Millions have been waiting for this day, 8 April 2013. Margaret Thatcher will never be forgiven for the devastation that her Tory governments’ policies wrought on working class communities in the 1980s – and is still being felt today. “I would suggest as a memorial to Mrs Thatcher that instead of the usual headstone or statue, a dance floor should be erected over her grave”. This was proposed by a writer to the Observer paper from Durham, a former mining area, on the 30th anniversary of her coming to power.
Seeking to avoid the anger and opposition that a state funeral for Thatcher would invite the government is nonetheless planning a state funeral ‘by any other name’. Having spared no venom to attack millions of low-paid, unemployed and disabled people forced to subsist on benefits, Downing Street discovered it had a delicate side and has declined to say how much the ‘ceremonial funeral’ will cost the public purse. No doubt it will be in the millions.
Nonetheless many ex-miners and their families, trade unionists and socialists are now dancing – in celebration of her demise. The Guardian reported on the response in Orgreave, a town famed for the major attack on striking miners orchestrated by Thatcher in the 1980s. One veteran “said he was thinking of getting t-shirts printed saying ‘Thatcher’s in hell – she’s only been there a few hours and she’s already closed down the furnaces’.”
The Guardian described responses to her death: “Propping up the bar, the men compared text messages they’d received throughout the day. A typical example: ‘I enjoy a good swim. But if someone asked me what my favourite stroke was I’d say Maggie Thatcher’s.’ Another proudly brandished a text message he’d received just after 1pm saying simply: ‘Parteeeeee time.'”
‘By your friends shall ye be known’ is a well-worn cliché but in Thatcher’s case it is insightful. Many have taken to social media to remind us of who Thatcher counted among her pals – murderous Chilean dictator Auguste Pinochet and former US president Ronald Reagan, her co-architect of brutal neoliberalism.
But at the same time, politicians, press barons and editors are fawning and flattering in the praise they spew out for her as the prime minister who they say made Britain great again. She was nothing of the sort. Tory MPs and right-wing commentators on the BBC and elsewhere also use the opportunity to attack the trade unions.
In analysing her role and legacy, we must start with de-bunking some popular myths. The film industry tried to sell the Iron Lady as a feminist icon. Thatcher was the first female prime minister but her reactionary policies set back previous advances towards women’s equality.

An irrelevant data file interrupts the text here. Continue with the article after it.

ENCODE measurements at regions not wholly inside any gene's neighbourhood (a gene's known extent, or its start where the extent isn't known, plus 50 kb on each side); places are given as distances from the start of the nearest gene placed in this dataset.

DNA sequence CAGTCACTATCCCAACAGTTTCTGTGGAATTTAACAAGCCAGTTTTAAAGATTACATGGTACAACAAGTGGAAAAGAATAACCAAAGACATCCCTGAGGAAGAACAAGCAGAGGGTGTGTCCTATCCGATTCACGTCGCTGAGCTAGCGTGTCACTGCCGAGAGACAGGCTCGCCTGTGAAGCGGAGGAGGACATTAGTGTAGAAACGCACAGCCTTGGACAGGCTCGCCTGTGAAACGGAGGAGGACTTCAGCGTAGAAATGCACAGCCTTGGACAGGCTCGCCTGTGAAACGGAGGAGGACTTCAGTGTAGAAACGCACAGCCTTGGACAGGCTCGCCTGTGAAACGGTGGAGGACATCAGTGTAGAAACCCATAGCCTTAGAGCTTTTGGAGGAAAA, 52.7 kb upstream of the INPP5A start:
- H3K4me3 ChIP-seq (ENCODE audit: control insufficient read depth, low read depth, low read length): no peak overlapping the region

Her commitment to ‘Victorian values’ and belief that “there is no such thing (as society)” were the ideological justification for cutting public services and pushing the burden onto the family, which in most cases meant women.
She opposed ‘subsidising’ mothers to go out to work saying it would have discouraged them from staying at home to look after their children. Over half of Britain’s working women were denied the right to maternity benefits, paid maternity leave and shorter working hours. Publicly funded childcare fell to the lowest level in western Europe.
While being a grocer’s daughter from Grantham rather than an aristocrat or millionaire may have made Thatcher more determined to succeed as a politician in an old-boys club, it was the economic and political conditions in Britain in the 1970s that allowed her right-wing policies to come to power rather than any personal qualities.
Peter Taaffe, Socialist Party general secretary, has previously remarked that: “Friedrich Engels, alongside Karl Marx, the originators of the ideas of scientific socialism, commented that each era calls for personalities required by objective circumstances. But if they do not exist in a rounded-out form, it ‘invents’ them. Thatcher, without any of the scruples or hesitation of the aristocratic Tory grandees, was the brutal face of British capitalism required by the situation. She not only polarised society but the Tory party itself.”
Twenty years earlier during the post-war economic upswing and mixed economy consensus, she would not have become Tory leader or, if she had, not as a Thatcherite. But the economic stagnation and industrial strife of the 1970s meant that the ruling class abandoned the post-war settlement of mildly re-distributionist and Keynesian policies in favour of attacking the living standards and rights of the working class in order to restore the profitability of an ailing British capitalism.
Thatcher, a convert to the monetarist, free-market ideology of Hayek and Milton Friedman, replaced the defeated prime minister and Tory ‘wet’ Ted Heath in 1975, and won the general election in 1979.
However, it was the Labour leadership that prepared the way for Thatcherism by starting to implement neoliberal policies in the 1970s. Thatcher won three general elections and stayed in power over eleven years, giving the appearance of being both popular and impregnable. However, she was neither. According to opinion polls, she was, during her time in office, actually the second most unpopular post-war prime minister.
But the Labour leadership failed to take advantage of this. On the one hand it had failed to tackle the problems of the working class and on the other hand it had directed its energy against challenging the left, particularly Militant. In this it revealed its degeneration from a pro-workers’ party at bottom to what it is today, indistinguishable from the other pro-capitalist parties.
After the 1981 inner-city riots her personal approval rating was only 23% and a Times headline read: “The most unpopular prime minister since records began”. After defeating the miners’ strike in April 1985 the Tories were 5% behind in the polls and in April 1990, when the poll tax was introduced in England and Wales, they were 24% behind Labour!
In other words, at the height of class struggles which polarised society, Thatcher was clearly seen as fighting for her class against the majority of society, the working class. Much of her perceived strength was actually the reflected weakness of the trade union and Labour leaders.
While her 1983 election victory owed most to the so-called Falklands Factor, Thatcher jingoistically wrapping herself in the union flag to defeat the “enemy without” at the cost of hundreds of lives, the right-wing Social Democratic Party (SDP) split-off from the Labour Party and the beginning of the witch-hunt against Militant supporters (the forerunner of Socialist Party) meant that Labour was divided and seen as unelectable.